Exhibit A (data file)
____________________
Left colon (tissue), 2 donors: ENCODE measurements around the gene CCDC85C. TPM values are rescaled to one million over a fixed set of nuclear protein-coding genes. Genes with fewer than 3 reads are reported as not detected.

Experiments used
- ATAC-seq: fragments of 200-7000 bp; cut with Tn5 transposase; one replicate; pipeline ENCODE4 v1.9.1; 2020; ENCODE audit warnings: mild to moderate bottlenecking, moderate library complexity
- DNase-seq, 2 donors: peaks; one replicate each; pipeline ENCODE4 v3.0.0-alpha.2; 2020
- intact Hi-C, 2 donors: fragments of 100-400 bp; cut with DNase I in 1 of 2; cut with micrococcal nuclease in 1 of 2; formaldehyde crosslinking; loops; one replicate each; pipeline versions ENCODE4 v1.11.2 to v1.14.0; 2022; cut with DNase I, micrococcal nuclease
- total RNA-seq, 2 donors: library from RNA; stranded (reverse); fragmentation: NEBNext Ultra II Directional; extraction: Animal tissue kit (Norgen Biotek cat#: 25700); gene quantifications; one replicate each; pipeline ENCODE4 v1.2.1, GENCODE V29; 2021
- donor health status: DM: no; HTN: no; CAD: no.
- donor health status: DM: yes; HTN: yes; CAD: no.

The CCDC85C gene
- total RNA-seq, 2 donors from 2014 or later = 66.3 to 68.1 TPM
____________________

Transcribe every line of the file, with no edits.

Left colon (tissue), 2 donors: ENCODE measurements around the gene CCDC85C. TPM values are rescaled to one million over a fixed set of nuclear protein-coding genes. Genes with fewer than 3 reads are reported as not detected.

Experiments used
- ATAC-seq: fragments of 200-7000 bp; cut with Tn5 transposase; one replicate; pipeline ENCODE4 v1.9.1; 2020; ENCODE audit warnings: mild to moderate bottlenecking, moderate library complexity
- DNase-seq, 2 donors: peaks; one replicate each; pipeline ENCODE4 v3.0.0-alpha.2; 2020
- intact Hi-C, 2 donors: fragments of 100-400 bp; cut with DNase I in 1 of 2; cut with micrococcal nuclease in 1 of 2; formaldehyde crosslinking; loops; one replicate each; pipeline versions ENCODE4 v1.11.2 to v1.14.0; 2022; cut with DNase I, micrococcal nuclease
- total RNA-seq, 2 donors: library from RNA; stranded (reverse); fragmentation: NEBNext Ultra II Directional; extraction: Animal tissue kit (Norgen Biotek cat#: 25700); gene quantifications; one replicate each; pipeline ENCODE4 v1.2.1, GENCODE V29; 2021
- donor health status: DM: no; HTN: no; CAD: no.
- donor health status: DM: yes; HTN: yes; CAD: no.

The CCDC85C gene
- total RNA-seq, 2 donors from 2014 or later = 66.3 to 68.1 TPM